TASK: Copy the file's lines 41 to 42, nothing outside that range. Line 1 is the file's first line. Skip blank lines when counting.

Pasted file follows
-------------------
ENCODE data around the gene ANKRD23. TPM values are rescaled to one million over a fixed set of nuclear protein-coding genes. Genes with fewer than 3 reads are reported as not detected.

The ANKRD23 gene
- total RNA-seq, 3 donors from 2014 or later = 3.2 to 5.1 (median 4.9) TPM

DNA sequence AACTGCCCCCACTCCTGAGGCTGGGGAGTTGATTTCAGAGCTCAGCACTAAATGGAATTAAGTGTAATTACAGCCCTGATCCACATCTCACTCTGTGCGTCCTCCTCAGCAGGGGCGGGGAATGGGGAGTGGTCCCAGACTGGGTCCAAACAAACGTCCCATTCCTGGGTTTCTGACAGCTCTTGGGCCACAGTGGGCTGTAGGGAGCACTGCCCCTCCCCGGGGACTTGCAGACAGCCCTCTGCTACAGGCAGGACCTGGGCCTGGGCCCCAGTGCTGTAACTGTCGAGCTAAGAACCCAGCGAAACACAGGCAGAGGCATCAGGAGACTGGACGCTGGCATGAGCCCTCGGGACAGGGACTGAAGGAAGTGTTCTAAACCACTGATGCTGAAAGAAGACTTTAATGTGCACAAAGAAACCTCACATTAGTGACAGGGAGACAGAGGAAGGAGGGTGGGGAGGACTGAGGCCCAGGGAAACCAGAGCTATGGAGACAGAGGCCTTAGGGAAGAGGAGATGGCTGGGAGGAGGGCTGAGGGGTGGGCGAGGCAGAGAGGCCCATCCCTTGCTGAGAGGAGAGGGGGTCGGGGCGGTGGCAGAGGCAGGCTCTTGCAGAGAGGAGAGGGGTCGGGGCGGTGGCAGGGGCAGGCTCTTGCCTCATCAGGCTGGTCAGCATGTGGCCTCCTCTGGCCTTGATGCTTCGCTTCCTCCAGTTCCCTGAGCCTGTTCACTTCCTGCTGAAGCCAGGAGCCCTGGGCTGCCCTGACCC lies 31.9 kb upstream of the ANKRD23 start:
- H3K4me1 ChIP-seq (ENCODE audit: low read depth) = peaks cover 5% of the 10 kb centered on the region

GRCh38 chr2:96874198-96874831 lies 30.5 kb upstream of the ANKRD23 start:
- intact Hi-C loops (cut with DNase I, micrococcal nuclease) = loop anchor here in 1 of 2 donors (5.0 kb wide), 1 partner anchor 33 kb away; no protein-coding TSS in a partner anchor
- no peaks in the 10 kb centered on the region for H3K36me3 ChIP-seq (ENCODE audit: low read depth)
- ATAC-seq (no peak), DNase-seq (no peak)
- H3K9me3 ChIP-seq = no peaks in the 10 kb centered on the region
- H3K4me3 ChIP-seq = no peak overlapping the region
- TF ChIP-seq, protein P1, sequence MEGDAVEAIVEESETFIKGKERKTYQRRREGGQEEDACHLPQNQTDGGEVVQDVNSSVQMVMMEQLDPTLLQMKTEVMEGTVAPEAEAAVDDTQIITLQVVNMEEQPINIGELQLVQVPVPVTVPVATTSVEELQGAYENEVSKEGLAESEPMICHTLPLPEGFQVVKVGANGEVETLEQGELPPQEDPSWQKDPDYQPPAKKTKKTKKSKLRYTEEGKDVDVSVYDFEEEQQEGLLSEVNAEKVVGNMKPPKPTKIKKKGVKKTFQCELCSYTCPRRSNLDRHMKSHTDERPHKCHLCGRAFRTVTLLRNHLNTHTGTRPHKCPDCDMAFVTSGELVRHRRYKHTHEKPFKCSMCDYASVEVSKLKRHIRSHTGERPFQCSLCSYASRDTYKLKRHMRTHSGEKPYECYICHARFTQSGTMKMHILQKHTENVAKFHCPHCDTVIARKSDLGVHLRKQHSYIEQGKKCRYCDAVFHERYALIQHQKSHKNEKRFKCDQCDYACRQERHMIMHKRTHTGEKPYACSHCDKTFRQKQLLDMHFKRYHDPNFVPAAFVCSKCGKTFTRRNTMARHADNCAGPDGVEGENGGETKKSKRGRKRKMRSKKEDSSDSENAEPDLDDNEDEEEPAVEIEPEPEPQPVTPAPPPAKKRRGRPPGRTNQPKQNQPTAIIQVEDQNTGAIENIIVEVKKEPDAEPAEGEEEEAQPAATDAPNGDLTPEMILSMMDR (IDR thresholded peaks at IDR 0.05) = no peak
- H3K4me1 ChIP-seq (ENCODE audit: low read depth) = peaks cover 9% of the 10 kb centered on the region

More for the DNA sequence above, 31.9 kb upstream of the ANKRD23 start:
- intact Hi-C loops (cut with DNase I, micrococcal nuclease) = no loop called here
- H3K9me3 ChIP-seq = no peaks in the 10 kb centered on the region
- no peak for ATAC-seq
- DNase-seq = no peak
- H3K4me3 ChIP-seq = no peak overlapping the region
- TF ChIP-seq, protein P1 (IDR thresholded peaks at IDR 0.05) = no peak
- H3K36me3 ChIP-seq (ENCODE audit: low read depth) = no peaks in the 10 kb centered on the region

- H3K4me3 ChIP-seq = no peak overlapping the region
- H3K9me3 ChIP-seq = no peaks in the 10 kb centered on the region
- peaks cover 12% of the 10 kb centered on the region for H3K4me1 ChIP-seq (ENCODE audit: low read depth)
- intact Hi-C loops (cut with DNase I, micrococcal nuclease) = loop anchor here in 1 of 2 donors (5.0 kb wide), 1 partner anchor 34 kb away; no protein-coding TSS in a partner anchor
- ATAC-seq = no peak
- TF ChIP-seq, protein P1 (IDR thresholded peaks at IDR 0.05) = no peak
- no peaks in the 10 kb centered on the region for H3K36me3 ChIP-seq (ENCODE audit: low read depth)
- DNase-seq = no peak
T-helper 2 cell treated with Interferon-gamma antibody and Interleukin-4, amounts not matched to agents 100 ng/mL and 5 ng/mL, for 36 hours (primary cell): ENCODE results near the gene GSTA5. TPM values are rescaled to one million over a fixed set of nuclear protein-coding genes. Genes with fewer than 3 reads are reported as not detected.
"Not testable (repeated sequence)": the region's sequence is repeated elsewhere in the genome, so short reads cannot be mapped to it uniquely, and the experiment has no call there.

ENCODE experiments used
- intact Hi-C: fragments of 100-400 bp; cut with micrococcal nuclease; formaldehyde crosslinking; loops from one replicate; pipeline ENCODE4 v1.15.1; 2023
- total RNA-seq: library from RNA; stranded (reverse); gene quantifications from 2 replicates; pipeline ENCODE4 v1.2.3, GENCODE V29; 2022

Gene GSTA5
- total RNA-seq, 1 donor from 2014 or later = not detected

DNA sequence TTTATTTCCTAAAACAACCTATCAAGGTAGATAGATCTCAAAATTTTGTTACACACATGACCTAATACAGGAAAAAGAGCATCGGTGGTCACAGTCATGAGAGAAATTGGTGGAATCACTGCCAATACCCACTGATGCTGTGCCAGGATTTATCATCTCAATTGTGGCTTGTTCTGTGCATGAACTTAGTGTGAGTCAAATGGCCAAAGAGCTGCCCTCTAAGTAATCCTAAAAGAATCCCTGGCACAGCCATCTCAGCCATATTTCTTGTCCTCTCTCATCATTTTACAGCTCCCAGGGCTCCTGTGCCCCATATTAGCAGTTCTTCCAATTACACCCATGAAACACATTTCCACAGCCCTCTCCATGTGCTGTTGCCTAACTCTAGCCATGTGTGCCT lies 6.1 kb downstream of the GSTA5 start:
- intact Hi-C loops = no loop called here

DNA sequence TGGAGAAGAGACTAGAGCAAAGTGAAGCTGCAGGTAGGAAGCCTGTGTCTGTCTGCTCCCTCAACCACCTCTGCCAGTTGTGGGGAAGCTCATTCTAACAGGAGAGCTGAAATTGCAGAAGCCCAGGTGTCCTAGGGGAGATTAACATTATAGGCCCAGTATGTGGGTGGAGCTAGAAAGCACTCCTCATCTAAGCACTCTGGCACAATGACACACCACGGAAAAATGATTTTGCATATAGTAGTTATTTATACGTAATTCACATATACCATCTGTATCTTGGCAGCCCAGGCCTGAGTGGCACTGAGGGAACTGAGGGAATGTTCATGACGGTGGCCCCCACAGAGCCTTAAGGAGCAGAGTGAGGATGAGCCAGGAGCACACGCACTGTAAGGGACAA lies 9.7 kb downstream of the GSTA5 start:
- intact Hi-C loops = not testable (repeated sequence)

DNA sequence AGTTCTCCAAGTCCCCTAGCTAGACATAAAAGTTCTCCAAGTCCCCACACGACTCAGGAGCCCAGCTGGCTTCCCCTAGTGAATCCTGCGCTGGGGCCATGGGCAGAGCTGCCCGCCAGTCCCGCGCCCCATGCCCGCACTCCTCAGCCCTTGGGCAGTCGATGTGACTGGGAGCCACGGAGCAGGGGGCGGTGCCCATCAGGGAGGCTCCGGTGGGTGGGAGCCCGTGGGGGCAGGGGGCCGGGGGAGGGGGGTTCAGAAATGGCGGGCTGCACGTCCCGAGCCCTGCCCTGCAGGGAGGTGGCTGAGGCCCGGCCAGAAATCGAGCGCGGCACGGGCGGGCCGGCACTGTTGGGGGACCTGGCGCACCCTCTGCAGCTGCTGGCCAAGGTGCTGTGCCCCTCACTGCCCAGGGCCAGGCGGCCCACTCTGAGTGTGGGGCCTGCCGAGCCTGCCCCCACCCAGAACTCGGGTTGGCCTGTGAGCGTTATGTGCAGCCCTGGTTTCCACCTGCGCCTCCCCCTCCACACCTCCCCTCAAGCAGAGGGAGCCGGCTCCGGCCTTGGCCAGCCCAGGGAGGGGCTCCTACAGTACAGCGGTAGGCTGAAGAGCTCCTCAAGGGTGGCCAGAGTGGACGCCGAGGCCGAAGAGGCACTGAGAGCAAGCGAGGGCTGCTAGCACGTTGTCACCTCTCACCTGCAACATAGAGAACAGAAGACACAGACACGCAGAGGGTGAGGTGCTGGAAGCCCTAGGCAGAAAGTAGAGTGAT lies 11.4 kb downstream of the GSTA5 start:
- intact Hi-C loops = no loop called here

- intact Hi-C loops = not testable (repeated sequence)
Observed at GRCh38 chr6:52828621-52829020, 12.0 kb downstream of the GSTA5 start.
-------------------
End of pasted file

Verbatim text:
DNA sequence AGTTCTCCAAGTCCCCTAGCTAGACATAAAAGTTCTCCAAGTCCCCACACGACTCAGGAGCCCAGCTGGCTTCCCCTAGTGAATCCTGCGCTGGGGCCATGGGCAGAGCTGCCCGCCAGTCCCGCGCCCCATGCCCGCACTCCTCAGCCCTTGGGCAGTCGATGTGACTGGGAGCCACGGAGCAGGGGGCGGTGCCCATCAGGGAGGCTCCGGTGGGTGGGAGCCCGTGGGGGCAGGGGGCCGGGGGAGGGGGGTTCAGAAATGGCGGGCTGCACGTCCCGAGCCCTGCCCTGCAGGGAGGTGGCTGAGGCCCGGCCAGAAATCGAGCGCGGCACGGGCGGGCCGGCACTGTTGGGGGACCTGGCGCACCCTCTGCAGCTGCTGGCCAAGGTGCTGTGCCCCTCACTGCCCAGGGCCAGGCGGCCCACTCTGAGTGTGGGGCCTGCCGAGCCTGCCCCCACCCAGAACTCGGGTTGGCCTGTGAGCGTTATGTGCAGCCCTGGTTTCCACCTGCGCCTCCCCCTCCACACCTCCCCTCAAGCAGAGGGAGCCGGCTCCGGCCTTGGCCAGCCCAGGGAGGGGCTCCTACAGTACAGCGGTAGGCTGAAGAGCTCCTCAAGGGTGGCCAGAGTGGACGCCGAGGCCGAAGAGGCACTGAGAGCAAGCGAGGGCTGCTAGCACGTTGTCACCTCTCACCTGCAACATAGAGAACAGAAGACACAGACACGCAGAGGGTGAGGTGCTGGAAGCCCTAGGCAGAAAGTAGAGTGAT lies 11.4 kb downstream of the GSTA5 start:
- intact Hi-C loops = no loop called here